"102 miles later and behold, Marker 69. We were told that as of 2009 Elko County lobbied to have the schoolhouse closed until there were enough children present in town to warrant its opening. Right now the population stands at 71. But this is summer after all. I'm expecting that population to decrease to around 20 or so once the first snows hit. I figured now would be good as any time to finger-draw the shape of Nevada in the dust that's collected on our RAV ... a nice indicator (and addition) of how much work it is to get here! And prior to this that RAV went through the hand car wash in Elko. Silly marker hunters." -- Journal Entry, August 2009
Original Date Visited: 8/22/09
Notes: In the case of lonely Marker 69, the journey to get here will probably be more exciting than the marker itself. This one leaves a lot to be desired and much of it has to do with where it was placed many years ago. Of all the places they could've chosen for this one, the powers-that-be chose a grassy patch with no real significance whatsoever. According to the SHPO,  is located "within the Children's Park in Jarbidge." The problem is the "children's park" doesn't exist anymore (unless they count the presence of a swing set next to the Jarbidge School.) And that's where We chose to reference this one. Find it hidden in between the school and the fire station about a hundred yards west of the gas station.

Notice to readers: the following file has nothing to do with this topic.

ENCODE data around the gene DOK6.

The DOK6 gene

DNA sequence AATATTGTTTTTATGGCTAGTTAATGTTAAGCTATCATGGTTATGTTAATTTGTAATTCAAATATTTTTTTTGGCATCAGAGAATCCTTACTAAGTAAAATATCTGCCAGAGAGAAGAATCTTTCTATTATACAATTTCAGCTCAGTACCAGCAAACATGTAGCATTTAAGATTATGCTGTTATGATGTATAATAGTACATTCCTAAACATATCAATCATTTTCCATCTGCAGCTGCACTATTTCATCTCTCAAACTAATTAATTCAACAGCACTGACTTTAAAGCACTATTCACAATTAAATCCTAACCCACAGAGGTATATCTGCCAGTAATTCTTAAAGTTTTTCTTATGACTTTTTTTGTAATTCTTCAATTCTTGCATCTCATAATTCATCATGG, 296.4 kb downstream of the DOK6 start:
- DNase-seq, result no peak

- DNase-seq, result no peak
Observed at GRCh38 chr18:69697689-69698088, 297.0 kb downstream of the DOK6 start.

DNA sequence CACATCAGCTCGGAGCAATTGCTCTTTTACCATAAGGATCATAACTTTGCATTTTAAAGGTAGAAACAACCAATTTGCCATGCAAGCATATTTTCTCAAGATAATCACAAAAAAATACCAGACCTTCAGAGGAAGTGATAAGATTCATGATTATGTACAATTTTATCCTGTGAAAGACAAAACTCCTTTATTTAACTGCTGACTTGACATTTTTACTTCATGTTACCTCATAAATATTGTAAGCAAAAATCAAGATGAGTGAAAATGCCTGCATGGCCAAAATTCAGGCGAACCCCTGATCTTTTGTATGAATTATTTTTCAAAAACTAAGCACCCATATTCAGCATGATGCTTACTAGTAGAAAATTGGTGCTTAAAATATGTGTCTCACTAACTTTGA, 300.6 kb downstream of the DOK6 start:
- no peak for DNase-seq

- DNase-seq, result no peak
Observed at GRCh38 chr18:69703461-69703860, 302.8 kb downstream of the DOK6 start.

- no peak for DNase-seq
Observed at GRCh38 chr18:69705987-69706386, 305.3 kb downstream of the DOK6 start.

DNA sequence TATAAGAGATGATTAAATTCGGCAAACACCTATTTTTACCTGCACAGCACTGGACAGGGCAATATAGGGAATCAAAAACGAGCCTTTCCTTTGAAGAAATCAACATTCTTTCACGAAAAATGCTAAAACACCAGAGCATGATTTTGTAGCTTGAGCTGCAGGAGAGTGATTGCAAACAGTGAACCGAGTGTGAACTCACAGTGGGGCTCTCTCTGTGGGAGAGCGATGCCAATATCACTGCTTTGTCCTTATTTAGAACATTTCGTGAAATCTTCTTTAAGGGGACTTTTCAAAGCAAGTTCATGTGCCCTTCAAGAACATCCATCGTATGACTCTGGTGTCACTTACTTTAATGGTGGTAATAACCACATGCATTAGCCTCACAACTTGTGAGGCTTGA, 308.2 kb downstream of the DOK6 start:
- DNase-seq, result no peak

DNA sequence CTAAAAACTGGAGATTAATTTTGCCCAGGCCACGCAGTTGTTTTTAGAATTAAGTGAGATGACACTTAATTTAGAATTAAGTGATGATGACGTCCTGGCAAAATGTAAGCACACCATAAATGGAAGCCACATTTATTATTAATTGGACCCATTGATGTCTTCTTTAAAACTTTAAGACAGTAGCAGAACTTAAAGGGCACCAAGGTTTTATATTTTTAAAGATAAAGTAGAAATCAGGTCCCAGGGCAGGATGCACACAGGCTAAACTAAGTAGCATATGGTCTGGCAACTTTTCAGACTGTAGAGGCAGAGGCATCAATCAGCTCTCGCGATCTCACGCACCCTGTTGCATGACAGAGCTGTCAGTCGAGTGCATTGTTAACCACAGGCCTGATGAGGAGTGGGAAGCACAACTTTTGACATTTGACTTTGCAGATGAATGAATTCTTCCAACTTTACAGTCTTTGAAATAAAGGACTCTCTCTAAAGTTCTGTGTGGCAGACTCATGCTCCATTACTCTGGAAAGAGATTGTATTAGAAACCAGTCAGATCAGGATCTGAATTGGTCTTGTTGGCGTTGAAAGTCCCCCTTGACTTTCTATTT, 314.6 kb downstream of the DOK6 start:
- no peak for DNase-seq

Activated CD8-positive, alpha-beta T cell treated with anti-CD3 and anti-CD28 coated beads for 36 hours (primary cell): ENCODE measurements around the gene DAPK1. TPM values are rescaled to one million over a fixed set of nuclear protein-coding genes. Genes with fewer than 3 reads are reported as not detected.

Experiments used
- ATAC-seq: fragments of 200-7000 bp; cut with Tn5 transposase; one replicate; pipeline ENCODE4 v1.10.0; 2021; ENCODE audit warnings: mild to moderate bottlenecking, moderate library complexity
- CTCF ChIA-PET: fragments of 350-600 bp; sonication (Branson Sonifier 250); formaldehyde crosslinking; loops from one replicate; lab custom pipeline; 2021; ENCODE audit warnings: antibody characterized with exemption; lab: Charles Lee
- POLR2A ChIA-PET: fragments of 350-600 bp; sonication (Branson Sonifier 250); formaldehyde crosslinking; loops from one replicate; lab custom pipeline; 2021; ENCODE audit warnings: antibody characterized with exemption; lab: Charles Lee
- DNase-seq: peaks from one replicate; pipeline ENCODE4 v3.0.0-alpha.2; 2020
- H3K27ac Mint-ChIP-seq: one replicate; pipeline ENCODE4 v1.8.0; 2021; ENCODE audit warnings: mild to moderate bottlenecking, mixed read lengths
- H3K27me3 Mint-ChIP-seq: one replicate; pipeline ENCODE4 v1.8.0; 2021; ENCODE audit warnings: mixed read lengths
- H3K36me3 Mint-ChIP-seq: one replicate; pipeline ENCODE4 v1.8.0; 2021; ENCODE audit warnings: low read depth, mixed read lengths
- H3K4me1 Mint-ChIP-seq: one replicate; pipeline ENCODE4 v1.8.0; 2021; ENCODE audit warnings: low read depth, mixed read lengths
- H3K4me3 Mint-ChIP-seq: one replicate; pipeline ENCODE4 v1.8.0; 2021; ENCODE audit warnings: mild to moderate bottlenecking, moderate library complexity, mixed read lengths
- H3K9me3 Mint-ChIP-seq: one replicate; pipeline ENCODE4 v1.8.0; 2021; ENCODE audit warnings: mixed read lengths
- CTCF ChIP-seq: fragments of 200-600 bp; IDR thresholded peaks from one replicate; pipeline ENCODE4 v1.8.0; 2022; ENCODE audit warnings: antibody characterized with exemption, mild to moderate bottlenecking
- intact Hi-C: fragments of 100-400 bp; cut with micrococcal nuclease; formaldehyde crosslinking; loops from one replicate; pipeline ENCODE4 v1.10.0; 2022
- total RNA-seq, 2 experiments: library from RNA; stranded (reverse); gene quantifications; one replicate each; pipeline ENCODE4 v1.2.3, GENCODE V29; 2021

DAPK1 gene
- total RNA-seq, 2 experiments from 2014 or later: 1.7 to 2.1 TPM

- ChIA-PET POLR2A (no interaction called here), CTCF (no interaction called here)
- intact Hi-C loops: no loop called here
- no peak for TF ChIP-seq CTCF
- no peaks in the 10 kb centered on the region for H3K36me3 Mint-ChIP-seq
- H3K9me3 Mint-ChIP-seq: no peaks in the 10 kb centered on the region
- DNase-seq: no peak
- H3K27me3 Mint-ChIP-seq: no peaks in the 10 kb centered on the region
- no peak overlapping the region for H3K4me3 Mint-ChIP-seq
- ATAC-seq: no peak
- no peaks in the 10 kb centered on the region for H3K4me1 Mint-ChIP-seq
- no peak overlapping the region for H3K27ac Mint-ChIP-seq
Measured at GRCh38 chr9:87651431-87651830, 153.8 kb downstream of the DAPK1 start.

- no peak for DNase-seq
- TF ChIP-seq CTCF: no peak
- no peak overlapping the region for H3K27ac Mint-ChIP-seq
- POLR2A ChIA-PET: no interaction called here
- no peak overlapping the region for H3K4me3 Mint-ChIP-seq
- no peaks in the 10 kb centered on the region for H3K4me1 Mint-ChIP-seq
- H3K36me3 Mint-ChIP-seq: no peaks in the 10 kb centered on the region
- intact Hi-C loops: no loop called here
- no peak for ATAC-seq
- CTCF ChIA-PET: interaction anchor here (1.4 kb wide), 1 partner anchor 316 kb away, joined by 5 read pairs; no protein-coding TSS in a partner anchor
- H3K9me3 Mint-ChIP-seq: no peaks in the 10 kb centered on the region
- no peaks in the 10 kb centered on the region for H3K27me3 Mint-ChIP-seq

As early as 10,000 years ago, Indian hunting parties camped in nearby caves to hunt game. Some time after 1150 A.D., Shoshone-speaking people entered the region, camping and hunting here until the beginning of historic time. The name Jarbidge comes from a Shoshone word meaning "a bad or evil spirit."
Gold was discovered in this isolated area in 1909 by Dave Bourne, and a total of $9 million was produced. Production or ores--and the population--varied, and a decline occurred in the late 1920's. However, in the early 1920's the Jarbidge district replaced fading Goldfield as the premier gold- producing area in Nevada.
On a cold, stormy December 5, 1916, the last stagecoach robbery and murder in the history of the West took place in Jarbidge Canyon, one-quarter mile north of the town.
Marker 69 in the old mining town of Jarbidge, the most remote town in Nevada.
Related Links & Markers
 -- Jarbidge Community Hall Journey to Jarbidge (Nevada Magazine) "The Shovel Rebellion" (Journey to Jarbidge) The Last Stage to Jarbidge
Have you been to this marker? Tell us all about it here!